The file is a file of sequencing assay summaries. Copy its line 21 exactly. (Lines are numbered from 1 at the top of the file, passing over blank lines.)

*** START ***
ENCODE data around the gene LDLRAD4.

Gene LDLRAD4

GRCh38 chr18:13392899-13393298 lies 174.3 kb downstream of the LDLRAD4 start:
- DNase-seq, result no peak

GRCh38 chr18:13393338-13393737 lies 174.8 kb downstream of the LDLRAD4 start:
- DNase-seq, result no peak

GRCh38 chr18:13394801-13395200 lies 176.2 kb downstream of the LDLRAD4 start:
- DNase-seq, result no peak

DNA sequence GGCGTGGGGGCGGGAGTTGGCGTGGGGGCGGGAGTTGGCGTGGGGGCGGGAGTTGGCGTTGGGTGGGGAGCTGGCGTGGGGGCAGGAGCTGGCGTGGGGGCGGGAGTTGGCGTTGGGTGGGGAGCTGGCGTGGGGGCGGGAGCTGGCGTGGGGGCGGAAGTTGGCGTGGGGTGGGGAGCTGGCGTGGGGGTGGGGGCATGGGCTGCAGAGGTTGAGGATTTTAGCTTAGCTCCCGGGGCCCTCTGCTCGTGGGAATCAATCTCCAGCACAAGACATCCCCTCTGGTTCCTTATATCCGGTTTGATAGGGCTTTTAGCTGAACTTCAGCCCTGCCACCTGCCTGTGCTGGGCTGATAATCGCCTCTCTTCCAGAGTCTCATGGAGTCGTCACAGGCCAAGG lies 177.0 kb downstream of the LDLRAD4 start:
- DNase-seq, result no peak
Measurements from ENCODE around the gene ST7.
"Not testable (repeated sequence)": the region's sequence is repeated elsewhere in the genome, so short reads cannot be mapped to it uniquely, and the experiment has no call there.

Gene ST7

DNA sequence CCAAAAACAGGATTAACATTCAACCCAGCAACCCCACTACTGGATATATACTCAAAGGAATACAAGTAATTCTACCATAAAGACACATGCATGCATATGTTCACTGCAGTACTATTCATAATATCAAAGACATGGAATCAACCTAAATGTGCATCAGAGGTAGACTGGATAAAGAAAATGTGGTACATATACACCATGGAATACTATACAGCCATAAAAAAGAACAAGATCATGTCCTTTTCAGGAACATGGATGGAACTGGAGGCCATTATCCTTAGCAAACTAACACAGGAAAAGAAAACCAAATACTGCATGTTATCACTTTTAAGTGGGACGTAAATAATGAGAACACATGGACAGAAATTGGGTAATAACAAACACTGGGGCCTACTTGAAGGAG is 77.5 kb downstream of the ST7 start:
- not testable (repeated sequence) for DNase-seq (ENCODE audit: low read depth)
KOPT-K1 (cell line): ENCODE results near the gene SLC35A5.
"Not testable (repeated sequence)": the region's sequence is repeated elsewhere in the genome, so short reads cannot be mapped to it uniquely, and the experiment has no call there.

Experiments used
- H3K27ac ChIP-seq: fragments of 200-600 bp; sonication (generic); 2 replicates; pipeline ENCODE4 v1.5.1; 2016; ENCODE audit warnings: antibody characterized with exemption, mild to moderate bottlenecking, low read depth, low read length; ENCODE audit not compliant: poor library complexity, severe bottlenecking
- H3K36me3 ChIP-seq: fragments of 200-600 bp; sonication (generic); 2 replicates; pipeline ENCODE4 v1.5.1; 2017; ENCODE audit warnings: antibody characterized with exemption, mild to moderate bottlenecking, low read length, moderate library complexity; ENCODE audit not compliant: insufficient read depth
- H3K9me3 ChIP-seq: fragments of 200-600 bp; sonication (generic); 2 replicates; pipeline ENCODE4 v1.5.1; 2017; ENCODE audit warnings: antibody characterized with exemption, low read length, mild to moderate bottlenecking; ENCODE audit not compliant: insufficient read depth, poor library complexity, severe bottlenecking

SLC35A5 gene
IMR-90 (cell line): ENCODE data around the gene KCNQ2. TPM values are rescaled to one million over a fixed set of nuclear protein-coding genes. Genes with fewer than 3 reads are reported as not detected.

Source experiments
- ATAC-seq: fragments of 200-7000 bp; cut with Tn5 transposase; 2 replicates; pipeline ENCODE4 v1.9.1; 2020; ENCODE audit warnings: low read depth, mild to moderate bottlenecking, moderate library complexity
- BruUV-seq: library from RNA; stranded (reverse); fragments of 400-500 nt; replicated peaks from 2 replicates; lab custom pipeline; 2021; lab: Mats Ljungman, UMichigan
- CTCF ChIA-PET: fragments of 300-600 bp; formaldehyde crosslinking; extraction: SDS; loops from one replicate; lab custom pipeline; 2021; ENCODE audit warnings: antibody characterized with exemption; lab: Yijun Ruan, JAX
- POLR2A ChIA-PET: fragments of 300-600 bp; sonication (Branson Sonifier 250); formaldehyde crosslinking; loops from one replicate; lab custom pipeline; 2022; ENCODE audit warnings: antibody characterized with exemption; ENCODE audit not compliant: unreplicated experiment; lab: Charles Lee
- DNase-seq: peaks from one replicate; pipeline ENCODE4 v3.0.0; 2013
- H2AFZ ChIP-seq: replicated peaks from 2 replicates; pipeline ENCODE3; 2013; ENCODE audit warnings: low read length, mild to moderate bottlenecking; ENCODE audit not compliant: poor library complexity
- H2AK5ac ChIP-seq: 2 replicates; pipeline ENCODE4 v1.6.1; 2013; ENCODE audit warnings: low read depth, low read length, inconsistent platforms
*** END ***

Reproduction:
- H3K9me3 ChIP-seq: fragments of 200-600 bp; sonication (generic); 2 replicates; pipeline ENCODE4 v1.5.1; 2017; ENCODE audit warnings: antibody characterized with exemption, low read length, mild to moderate bottlenecking; ENCODE audit not compliant: insufficient read depth, poor library complexity, severe bottlenecking